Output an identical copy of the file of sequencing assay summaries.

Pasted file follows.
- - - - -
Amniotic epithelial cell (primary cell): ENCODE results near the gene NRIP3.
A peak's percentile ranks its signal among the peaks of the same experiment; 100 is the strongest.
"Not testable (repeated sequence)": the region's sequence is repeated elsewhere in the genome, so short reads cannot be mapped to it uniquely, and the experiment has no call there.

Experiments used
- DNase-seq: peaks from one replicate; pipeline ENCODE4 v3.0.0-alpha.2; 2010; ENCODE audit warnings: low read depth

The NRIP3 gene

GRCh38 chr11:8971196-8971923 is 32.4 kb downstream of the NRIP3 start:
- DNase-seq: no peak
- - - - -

Amniotic epithelial cell (primary cell): ENCODE results near the gene NRIP3.
A peak's percentile ranks its signal among the peaks of the same experiment; 100 is the strongest.
"Not testable (repeated sequence)": the region's sequence is repeated elsewhere in the genome, so short reads cannot be mapped to it uniquely, and the experiment has no call there.

Experiments used
- DNase-seq: peaks from one replicate; pipeline ENCODE4 v3.0.0-alpha.2; 2010; ENCODE audit warnings: low read depth

The NRIP3 gene

GRCh38 chr11:8971196-8971923 is 32.4 kb downstream of the NRIP3 start:
- DNase-seq: no peak